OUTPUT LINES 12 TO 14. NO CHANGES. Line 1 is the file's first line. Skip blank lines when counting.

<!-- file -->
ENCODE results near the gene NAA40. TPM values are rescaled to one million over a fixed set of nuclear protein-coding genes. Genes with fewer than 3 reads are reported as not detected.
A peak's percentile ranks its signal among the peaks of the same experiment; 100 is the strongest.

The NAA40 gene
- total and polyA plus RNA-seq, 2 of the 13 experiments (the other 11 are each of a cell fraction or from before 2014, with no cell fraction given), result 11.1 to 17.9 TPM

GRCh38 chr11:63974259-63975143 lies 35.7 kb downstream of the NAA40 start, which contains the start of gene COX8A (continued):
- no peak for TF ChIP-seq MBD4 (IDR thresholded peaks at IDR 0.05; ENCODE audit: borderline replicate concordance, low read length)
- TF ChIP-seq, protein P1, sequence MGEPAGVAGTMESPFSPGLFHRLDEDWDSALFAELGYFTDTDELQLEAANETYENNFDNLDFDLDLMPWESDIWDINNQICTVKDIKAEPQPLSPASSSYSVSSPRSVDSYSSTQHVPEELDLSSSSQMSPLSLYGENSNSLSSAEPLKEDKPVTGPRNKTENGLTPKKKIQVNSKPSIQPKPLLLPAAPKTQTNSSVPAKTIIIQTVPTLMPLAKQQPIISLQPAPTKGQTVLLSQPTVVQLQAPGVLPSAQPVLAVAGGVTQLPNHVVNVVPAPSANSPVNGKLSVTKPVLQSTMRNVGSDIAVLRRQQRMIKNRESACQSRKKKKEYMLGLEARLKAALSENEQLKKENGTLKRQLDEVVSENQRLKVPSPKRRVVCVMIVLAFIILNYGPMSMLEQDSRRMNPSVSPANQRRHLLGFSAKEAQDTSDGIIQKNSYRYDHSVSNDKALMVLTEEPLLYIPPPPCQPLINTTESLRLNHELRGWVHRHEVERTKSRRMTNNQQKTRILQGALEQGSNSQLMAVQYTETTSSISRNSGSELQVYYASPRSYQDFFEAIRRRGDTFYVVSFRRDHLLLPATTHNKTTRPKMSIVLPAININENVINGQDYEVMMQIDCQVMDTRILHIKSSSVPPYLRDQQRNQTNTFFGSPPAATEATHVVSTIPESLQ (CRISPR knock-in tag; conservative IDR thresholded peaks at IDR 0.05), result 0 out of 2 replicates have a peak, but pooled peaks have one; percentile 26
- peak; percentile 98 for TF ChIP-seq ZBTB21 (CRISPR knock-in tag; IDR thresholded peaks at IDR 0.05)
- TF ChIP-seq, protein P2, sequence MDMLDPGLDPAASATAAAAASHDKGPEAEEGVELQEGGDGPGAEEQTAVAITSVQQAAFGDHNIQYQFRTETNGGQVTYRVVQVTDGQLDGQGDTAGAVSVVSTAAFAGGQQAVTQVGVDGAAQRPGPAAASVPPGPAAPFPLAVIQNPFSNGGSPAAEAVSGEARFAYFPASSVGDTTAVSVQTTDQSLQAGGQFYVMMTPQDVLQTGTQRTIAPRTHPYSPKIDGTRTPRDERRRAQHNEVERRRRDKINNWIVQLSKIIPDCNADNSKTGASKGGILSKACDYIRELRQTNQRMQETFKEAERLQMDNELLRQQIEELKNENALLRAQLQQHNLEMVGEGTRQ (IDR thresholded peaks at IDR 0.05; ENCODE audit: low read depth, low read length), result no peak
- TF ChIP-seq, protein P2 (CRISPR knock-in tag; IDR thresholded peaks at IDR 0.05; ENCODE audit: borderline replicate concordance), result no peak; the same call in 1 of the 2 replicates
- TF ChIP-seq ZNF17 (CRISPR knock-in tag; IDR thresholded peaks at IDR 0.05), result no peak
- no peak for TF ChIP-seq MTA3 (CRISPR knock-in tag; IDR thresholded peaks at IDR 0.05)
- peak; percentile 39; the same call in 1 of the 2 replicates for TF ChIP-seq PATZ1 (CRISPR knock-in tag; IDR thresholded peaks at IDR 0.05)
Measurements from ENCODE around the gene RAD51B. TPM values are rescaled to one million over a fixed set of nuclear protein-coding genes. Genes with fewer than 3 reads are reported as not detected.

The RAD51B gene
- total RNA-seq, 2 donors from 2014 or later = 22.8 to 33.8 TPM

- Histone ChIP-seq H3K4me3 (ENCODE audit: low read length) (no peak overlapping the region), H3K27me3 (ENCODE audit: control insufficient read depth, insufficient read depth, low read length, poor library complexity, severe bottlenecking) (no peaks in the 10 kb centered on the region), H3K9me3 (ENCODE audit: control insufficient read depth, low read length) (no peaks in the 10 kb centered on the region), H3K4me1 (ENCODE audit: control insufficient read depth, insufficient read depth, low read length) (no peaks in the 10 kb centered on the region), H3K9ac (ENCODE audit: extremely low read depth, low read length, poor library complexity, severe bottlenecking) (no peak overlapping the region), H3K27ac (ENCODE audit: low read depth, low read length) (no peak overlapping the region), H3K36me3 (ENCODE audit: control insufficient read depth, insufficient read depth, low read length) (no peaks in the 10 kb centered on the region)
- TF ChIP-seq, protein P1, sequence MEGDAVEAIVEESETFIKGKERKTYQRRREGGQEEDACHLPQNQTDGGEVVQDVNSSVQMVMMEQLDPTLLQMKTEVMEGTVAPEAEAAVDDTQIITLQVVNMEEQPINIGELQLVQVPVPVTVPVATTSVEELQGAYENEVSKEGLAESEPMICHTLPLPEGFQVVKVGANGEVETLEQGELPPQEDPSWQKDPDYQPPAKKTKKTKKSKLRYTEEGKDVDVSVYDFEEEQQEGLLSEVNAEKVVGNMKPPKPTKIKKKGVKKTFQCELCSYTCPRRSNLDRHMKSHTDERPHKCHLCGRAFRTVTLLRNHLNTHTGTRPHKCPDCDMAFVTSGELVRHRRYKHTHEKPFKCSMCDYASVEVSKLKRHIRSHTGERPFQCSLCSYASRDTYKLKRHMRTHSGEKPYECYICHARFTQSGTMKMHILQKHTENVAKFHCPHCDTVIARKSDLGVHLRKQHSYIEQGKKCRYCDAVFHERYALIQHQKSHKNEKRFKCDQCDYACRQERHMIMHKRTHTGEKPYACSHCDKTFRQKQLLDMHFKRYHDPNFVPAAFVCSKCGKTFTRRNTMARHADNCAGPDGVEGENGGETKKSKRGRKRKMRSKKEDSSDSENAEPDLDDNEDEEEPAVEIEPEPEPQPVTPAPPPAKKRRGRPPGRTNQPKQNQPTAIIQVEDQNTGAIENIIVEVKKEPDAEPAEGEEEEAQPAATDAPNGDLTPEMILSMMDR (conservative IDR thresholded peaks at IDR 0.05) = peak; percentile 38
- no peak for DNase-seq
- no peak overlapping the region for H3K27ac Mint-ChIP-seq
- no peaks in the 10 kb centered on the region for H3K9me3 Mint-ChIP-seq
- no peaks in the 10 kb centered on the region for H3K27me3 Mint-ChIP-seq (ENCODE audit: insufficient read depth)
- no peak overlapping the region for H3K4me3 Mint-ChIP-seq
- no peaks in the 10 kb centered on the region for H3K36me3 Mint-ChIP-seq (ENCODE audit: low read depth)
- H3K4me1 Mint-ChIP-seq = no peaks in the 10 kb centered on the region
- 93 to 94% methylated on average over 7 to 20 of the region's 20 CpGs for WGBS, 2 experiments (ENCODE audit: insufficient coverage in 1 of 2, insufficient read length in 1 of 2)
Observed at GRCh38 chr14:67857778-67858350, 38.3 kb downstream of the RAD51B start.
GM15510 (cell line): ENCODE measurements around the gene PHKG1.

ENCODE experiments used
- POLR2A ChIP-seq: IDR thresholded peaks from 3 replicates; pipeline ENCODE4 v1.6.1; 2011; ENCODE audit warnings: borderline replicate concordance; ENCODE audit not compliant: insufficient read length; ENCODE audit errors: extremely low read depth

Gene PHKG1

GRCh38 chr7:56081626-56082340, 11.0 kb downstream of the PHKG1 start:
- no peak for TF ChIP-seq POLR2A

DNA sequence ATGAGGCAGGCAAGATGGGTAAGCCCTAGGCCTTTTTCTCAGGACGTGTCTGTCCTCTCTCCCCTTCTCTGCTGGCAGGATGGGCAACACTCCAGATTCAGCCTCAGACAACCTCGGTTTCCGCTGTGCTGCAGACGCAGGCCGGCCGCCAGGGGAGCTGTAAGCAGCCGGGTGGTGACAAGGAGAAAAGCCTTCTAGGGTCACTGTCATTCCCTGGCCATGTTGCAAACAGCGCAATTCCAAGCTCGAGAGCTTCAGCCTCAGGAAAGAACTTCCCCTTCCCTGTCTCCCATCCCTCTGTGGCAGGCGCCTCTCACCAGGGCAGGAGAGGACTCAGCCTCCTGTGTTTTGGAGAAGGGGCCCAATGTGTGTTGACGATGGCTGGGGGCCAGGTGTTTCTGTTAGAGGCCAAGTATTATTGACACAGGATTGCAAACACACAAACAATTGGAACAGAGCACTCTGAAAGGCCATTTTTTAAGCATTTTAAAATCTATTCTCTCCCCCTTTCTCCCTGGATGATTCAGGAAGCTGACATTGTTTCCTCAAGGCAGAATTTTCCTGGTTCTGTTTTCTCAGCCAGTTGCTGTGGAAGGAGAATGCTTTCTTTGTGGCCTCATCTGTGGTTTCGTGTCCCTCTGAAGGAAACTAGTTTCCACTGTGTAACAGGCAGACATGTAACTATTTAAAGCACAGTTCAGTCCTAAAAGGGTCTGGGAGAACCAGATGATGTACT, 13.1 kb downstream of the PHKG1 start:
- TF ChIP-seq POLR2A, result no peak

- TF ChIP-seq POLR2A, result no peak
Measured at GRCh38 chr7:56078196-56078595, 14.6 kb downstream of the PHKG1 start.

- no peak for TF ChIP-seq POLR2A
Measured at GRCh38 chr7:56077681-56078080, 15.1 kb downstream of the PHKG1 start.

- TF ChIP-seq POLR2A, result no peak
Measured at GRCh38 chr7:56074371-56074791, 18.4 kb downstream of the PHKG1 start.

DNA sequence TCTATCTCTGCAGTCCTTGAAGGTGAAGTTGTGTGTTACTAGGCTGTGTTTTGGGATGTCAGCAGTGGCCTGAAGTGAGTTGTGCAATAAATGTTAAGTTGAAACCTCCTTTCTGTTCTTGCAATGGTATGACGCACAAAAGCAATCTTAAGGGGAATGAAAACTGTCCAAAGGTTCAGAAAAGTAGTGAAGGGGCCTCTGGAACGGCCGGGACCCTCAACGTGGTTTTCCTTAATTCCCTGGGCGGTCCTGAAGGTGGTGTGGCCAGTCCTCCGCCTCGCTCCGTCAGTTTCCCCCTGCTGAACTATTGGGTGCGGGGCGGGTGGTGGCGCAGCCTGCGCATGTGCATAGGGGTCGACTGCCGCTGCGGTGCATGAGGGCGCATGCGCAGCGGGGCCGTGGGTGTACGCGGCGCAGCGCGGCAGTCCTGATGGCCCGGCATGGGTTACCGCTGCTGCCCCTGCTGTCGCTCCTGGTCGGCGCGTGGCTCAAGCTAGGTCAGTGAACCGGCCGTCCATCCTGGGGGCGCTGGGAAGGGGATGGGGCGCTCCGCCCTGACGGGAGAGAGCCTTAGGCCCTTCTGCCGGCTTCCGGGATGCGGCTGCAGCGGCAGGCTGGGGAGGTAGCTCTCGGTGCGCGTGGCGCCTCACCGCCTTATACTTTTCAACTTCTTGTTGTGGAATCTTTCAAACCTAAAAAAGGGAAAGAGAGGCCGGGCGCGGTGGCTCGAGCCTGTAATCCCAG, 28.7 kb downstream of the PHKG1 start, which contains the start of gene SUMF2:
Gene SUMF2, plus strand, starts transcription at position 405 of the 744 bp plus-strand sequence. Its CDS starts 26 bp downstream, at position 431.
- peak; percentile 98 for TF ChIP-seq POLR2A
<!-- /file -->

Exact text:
- no peak for TF ChIP-seq MTA3 (CRISPR knock-in tag; IDR thresholded peaks at IDR 0.05)
- peak; percentile 39; the same call in 1 of the 2 replicates for TF ChIP-seq PATZ1 (CRISPR knock-in tag; IDR thresholded peaks at IDR 0.05)
Measurements from ENCODE around the gene RAD51B. TPM values are rescaled to one million over a fixed set of nuclear protein-coding genes. Genes with fewer than 3 reads are reported as not detected.